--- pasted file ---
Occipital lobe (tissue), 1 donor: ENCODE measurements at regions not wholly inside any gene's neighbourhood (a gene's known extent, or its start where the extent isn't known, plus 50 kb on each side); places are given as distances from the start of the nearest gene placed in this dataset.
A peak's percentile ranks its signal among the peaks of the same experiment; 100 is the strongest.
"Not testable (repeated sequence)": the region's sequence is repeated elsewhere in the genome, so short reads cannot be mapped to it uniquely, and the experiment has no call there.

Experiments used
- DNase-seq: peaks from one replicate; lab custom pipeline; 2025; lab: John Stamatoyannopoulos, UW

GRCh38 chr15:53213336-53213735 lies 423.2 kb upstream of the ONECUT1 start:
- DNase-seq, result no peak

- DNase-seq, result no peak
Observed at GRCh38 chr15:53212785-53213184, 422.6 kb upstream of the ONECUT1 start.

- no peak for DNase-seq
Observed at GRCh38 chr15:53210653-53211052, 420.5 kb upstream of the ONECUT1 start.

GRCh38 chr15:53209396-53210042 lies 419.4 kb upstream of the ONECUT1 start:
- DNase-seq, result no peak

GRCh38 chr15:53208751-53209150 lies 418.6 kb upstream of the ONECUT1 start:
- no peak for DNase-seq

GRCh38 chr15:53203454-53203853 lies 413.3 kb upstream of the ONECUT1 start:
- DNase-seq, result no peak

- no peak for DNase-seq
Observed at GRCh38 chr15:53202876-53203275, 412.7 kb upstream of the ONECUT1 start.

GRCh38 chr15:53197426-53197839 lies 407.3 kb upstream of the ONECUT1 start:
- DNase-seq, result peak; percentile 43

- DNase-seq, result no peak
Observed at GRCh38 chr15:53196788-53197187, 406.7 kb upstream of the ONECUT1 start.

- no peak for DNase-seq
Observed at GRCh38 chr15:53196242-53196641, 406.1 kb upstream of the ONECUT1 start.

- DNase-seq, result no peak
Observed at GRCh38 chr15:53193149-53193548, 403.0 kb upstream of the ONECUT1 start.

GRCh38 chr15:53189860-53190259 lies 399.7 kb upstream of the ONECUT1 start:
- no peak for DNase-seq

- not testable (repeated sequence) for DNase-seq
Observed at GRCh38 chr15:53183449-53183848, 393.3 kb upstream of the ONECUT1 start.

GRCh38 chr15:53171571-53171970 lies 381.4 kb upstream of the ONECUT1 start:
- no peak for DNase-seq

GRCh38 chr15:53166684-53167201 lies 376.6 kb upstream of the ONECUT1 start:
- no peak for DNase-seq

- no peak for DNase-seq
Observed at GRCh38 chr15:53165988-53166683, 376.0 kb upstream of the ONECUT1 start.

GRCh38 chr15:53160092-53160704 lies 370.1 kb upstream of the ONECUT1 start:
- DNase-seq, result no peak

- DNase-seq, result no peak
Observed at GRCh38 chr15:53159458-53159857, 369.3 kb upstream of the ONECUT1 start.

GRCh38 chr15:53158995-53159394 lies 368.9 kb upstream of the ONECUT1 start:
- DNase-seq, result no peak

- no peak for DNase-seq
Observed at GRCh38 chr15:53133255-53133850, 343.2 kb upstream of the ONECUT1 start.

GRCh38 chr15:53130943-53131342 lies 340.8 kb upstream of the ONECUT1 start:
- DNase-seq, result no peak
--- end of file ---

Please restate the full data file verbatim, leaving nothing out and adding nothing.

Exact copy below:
Occipital lobe (tissue), 1 donor: ENCODE measurements at regions not wholly inside any gene's neighbourhood (a gene's known extent, or its start where the extent isn't known, plus 50 kb on each side); places are given as distances from the start of the nearest gene placed in this dataset.
A peak's percentile ranks its signal among the peaks of the same experiment; 100 is the strongest.
"Not testable (repeated sequence)": the region's sequence is repeated elsewhere in the genome, so short reads cannot be mapped to it uniquely, and the experiment has no call there.

Experiments used
- DNase-seq: peaks from one replicate; lab custom pipeline; 2025; lab: John Stamatoyannopoulos, UW

GRCh38 chr15:53213336-53213735 lies 423.2 kb upstream of the ONECUT1 start:
- DNase-seq, result no peak

- DNase-seq, result no peak
Observed at GRCh38 chr15:53212785-53213184, 422.6 kb upstream of the ONECUT1 start.

- no peak for DNase-seq
Observed at GRCh38 chr15:53210653-53211052, 420.5 kb upstream of the ONECUT1 start.

GRCh38 chr15:53209396-53210042 lies 419.4 kb upstream of the ONECUT1 start:
- DNase-seq, result no peak

GRCh38 chr15:53208751-53209150 lies 418.6 kb upstream of the ONECUT1 start:
- no peak for DNase-seq

GRCh38 chr15:53203454-53203853 lies 413.3 kb upstream of the ONECUT1 start:
- DNase-seq, result no peak

- no peak for DNase-seq
Observed at GRCh38 chr15:53202876-53203275, 412.7 kb upstream of the ONECUT1 start.

GRCh38 chr15:53197426-53197839 lies 407.3 kb upstream of the ONECUT1 start:
- DNase-seq, result peak; percentile 43

- DNase-seq, result no peak
Observed at GRCh38 chr15:53196788-53197187, 406.7 kb upstream of the ONECUT1 start.

- no peak for DNase-seq
Observed at GRCh38 chr15:53196242-53196641, 406.1 kb upstream of the ONECUT1 start.

- DNase-seq, result no peak
Observed at GRCh38 chr15:53193149-53193548, 403.0 kb upstream of the ONECUT1 start.

GRCh38 chr15:53189860-53190259 lies 399.7 kb upstream of the ONECUT1 start:
- no peak for DNase-seq

- not testable (repeated sequence) for DNase-seq
Observed at GRCh38 chr15:53183449-53183848, 393.3 kb upstream of the ONECUT1 start.

GRCh38 chr15:53171571-53171970 lies 381.4 kb upstream of the ONECUT1 start:
- no peak for DNase-seq

GRCh38 chr15:53166684-53167201 lies 376.6 kb upstream of the ONECUT1 start:
- no peak for DNase-seq

- no peak for DNase-seq
Observed at GRCh38 chr15:53165988-53166683, 376.0 kb upstream of the ONECUT1 start.

GRCh38 chr15:53160092-53160704 lies 370.1 kb upstream of the ONECUT1 start:
- DNase-seq, result no peak

- DNase-seq, result no peak
Observed at GRCh38 chr15:53159458-53159857, 369.3 kb upstream of the ONECUT1 start.

GRCh38 chr15:53158995-53159394 lies 368.9 kb upstream of the ONECUT1 start:
- DNase-seq, result no peak

- no peak for DNase-seq
Observed at GRCh38 chr15:53133255-53133850, 343.2 kb upstream of the ONECUT1 start.

GRCh38 chr15:53130943-53131342 lies 340.8 kb upstream of the ONECUT1 start:
- DNase-seq, result no peak